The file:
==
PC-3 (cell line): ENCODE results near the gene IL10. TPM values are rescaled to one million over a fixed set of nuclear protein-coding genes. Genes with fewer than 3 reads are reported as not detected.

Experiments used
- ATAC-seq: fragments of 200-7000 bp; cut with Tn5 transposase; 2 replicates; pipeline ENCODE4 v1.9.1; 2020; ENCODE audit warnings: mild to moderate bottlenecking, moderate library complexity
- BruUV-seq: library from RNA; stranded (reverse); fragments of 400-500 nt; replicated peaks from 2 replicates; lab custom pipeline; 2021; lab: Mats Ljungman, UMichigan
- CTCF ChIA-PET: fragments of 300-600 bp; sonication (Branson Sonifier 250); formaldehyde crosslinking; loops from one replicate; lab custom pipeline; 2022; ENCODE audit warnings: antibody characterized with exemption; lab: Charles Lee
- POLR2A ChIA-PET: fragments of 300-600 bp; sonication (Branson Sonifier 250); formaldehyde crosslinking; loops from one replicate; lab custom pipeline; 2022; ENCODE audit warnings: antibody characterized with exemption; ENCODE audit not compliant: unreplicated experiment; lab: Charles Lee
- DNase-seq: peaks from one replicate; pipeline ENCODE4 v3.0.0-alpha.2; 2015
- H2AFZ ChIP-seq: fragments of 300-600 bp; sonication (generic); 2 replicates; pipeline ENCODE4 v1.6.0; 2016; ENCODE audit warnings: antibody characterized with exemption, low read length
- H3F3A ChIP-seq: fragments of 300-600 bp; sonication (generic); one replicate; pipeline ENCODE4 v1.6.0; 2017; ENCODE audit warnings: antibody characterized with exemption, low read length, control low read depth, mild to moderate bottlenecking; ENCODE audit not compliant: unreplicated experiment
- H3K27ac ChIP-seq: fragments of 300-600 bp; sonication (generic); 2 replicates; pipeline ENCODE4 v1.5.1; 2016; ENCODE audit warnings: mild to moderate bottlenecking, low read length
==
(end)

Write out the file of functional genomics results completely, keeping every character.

PC-3 (cell line): ENCODE results near the gene IL10. TPM values are rescaled to one million over a fixed set of nuclear protein-coding genes. Genes with fewer than 3 reads are reported as not detected.

Experiments used
- ATAC-seq: fragments of 200-7000 bp; cut with Tn5 transposase; 2 replicates; pipeline ENCODE4 v1.9.1; 2020; ENCODE audit warnings: mild to moderate bottlenecking, moderate library complexity
- BruUV-seq: library from RNA; stranded (reverse); fragments of 400-500 nt; replicated peaks from 2 replicates; lab custom pipeline; 2021; lab: Mats Ljungman, UMichigan
- CTCF ChIA-PET: fragments of 300-600 bp; sonication (Branson Sonifier 250); formaldehyde crosslinking; loops from one replicate; lab custom pipeline; 2022; ENCODE audit warnings: antibody characterized with exemption; lab: Charles Lee
- POLR2A ChIA-PET: fragments of 300-600 bp; sonication (Branson Sonifier 250); formaldehyde crosslinking; loops from one replicate; lab custom pipeline; 2022; ENCODE audit warnings: antibody characterized with exemption; ENCODE audit not compliant: unreplicated experiment; lab: Charles Lee
- DNase-seq: peaks from one replicate; pipeline ENCODE4 v3.0.0-alpha.2; 2015
- H2AFZ ChIP-seq: fragments of 300-600 bp; sonication (generic); 2 replicates; pipeline ENCODE4 v1.6.0; 2016; ENCODE audit warnings: antibody characterized with exemption, low read length
- H3F3A ChIP-seq: fragments of 300-600 bp; sonication (generic); one replicate; pipeline ENCODE4 v1.6.0; 2017; ENCODE audit warnings: antibody characterized with exemption, low read length, control low read depth, mild to moderate bottlenecking; ENCODE audit not compliant: unreplicated experiment
- H3K27ac ChIP-seq: fragments of 300-600 bp; sonication (generic); 2 replicates; pipeline ENCODE4 v1.5.1; 2016; ENCODE audit warnings: mild to moderate bottlenecking, low read length